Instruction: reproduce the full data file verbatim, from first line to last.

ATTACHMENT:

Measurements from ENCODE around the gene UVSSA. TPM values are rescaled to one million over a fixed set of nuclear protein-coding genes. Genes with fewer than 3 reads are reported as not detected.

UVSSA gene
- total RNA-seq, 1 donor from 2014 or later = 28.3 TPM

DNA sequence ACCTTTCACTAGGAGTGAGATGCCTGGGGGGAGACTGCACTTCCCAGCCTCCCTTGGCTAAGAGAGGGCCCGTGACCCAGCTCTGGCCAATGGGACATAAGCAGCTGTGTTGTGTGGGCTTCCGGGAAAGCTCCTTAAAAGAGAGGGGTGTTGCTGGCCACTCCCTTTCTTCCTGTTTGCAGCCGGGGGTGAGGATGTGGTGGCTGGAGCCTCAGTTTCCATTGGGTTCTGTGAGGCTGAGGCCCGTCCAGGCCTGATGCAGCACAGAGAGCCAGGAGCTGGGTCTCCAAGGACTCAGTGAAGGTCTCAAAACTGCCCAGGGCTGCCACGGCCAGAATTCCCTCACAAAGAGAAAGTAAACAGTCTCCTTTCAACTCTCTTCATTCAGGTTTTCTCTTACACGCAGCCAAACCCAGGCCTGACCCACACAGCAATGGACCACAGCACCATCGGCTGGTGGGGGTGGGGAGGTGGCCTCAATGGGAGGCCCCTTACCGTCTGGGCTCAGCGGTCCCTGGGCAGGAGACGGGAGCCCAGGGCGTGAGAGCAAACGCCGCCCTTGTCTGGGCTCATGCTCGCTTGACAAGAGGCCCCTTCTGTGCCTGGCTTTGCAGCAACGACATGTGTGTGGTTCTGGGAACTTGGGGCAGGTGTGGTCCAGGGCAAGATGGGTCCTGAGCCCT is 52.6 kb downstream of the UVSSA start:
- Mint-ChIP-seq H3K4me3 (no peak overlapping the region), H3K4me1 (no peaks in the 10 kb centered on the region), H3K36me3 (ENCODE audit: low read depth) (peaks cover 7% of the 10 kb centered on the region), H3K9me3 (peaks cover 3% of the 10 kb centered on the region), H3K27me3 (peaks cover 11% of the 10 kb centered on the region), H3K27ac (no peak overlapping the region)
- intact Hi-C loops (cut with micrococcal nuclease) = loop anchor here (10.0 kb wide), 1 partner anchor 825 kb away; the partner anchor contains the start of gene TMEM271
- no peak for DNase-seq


Measurements from ENCODE around the gene UVSSA. TPM values are rescaled to one million over a fixed set of nuclear protein-coding genes. Genes with fewer than 3 reads are reported as not detected.

UVSSA gene
- total RNA-seq, 1 donor from 2014 or later = 28.3 TPM

DNA sequence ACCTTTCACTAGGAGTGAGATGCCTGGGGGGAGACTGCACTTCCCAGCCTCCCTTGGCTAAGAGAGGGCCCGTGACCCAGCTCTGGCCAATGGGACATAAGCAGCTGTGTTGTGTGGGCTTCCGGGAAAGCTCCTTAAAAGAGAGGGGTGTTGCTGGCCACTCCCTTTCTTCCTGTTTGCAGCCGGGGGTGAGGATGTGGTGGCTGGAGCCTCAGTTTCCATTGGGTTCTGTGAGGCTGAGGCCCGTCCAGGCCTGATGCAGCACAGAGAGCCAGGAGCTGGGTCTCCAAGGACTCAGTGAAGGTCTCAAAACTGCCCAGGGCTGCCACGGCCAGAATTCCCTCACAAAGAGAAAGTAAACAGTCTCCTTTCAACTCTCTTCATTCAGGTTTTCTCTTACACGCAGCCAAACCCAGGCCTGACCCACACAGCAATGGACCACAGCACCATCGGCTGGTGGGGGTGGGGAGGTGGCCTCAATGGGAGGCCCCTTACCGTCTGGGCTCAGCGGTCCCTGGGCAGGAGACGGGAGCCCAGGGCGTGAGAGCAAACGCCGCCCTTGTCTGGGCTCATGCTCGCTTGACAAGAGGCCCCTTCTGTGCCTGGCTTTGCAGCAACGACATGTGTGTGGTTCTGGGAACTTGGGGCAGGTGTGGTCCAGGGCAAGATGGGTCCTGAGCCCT is 52.6 kb downstream of the UVSSA start:
- Mint-ChIP-seq H3K4me3 (no peak overlapping the region), H3K4me1 (no peaks in the 10 kb centered on the region), H3K36me3 (ENCODE audit: low read depth) (peaks cover 7% of the 10 kb centered on the region), H3K9me3 (peaks cover 3% of the 10 kb centered on the region), H3K27me3 (peaks cover 11% of the 10 kb centered on the region), H3K27ac (no peak overlapping the region)
- intact Hi-C loops (cut with micrococcal nuclease) = loop anchor here (10.0 kb wide), 1 partner anchor 825 kb away; the partner anchor contains the start of gene TMEM271
- no peak for DNase-seq